BBC NEWS Americas Africa Europe Middle East South Asia Asia Pacific
BBCi NEWS   SPORT   WEATHER   WORLD SERVICE   A-Z INDEX     

BBC News World Edition
 You are in: Science/Nature  
News Front Page
Africa
Americas
Asia-Pacific
Europe
Middle East
South Asia
UK
Business
Entertainment
Science/Nature
Technology
Health
-------------
Talking Point
-------------
Country Profiles
In Depth
-------------
Programmes
-------------
BBC Sport
BBC Weather
SERVICES
-------------
EDITIONS
Friday, 31 May, 2002, 16:40 GMT 17:40 UK
US net porn law overturned
internet page
Law designed to protect children against net porn
A US law designed to shield children from internet porn has been overturned.

Three federal judges said the law forcing libraries to use internet filters designed to block pornography went too far.

This is because the filters could also block access to sites that contain protected speech and could violate the First Amendment.

The case highlights the conflict between the right to free speech and the desire to protect children against obscenity on the web.

Speech concerns

The Children's Internet Protection Act, passed by Congress just over a year ago, sought to prevent children from accessing pornographic material on the internet.


Filters provide a false sense of security that children are protected when they are not

John Berry, American Library Association
Public libraries would have had to install the filters by July or risk losing federal funding.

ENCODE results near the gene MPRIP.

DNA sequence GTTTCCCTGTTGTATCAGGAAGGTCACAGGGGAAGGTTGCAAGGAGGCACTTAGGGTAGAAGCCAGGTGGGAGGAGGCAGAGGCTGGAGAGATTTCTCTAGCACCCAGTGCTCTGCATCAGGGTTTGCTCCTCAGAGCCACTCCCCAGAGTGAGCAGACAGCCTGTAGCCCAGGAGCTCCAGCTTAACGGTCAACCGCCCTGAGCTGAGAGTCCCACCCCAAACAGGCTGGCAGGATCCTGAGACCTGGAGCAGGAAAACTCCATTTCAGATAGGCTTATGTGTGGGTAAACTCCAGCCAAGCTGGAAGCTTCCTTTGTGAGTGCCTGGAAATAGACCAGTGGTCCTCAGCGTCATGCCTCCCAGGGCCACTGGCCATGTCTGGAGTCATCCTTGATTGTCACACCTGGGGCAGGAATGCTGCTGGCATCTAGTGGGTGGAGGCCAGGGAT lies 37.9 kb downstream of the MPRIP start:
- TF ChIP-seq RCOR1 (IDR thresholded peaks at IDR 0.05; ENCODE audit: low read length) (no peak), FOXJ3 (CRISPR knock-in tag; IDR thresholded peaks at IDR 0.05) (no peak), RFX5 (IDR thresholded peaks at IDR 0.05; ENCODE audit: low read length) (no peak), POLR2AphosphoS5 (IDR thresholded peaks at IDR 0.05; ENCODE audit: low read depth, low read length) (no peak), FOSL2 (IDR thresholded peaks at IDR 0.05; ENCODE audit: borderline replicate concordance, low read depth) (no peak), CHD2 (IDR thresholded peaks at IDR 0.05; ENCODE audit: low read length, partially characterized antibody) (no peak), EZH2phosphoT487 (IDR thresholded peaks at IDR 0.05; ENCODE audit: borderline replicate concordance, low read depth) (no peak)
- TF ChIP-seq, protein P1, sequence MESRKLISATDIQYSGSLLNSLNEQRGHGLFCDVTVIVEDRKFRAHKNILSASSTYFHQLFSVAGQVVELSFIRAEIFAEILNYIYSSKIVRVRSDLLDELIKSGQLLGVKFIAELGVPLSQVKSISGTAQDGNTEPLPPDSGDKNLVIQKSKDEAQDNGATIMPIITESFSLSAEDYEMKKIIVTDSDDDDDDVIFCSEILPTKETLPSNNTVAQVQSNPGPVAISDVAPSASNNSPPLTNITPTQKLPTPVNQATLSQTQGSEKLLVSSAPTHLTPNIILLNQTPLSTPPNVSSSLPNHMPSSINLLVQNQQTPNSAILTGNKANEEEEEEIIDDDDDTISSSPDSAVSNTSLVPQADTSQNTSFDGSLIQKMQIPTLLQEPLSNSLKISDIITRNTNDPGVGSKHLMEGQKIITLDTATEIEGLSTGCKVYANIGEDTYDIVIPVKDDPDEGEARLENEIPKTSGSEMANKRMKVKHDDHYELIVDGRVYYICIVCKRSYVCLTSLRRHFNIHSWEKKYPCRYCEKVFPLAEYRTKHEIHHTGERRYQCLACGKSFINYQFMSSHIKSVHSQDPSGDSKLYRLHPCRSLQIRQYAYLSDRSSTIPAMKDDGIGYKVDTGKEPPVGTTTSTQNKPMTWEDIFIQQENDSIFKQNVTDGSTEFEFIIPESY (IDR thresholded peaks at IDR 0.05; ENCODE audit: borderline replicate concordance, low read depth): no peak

But in their 195-page ruling, the judges said it would "restrict access to a substantial amount of protected speech."

They also said they were concerned that library visitors who wanted to view sites blocked by filtering software might be embarrassed or lose their right to remain anonymous because they would have to ask permission to have the sites unblocked.

Online content

The decision is a victory for the American Library Association (ALA) and the American Civil Liberties Union.

"Filters are not the only, or the best, way to protect children," said ALA President John Berry.

"Filters provide a false sense of security that children are protected when they are not."

Groups fighting the law argue the software designed to filter out pornographic material can still let it through, while inadvertently blocking internet sites such as on breast cancer or homosexuality.

US Government lawyers maintain that the law is not intended to censor libraries.

They say the law calls for libraries to use the same care in selecting online content that they use for books and magazines.

Any appeal against the latest ruling will go directly to the US Supreme Court.

See also:

22 Mar 02 | Science/Nature
08 Oct 01 | Americas
08 Aug 01 | Americas
26 Mar 02 | Americas
Links to more Science/Nature stories are at the foot of the page.


E-mail this story to a friend

Links to more Science/Nature stories

© BBC ^^ Back to top

News Front Page | Africa | Americas | Asia-Pacific | Europe | Middle East |
South Asia | UK | Business | Entertainment | Science/Nature |
Technology | Health | Talking Point | Country Profiles | In Depth |
Programmes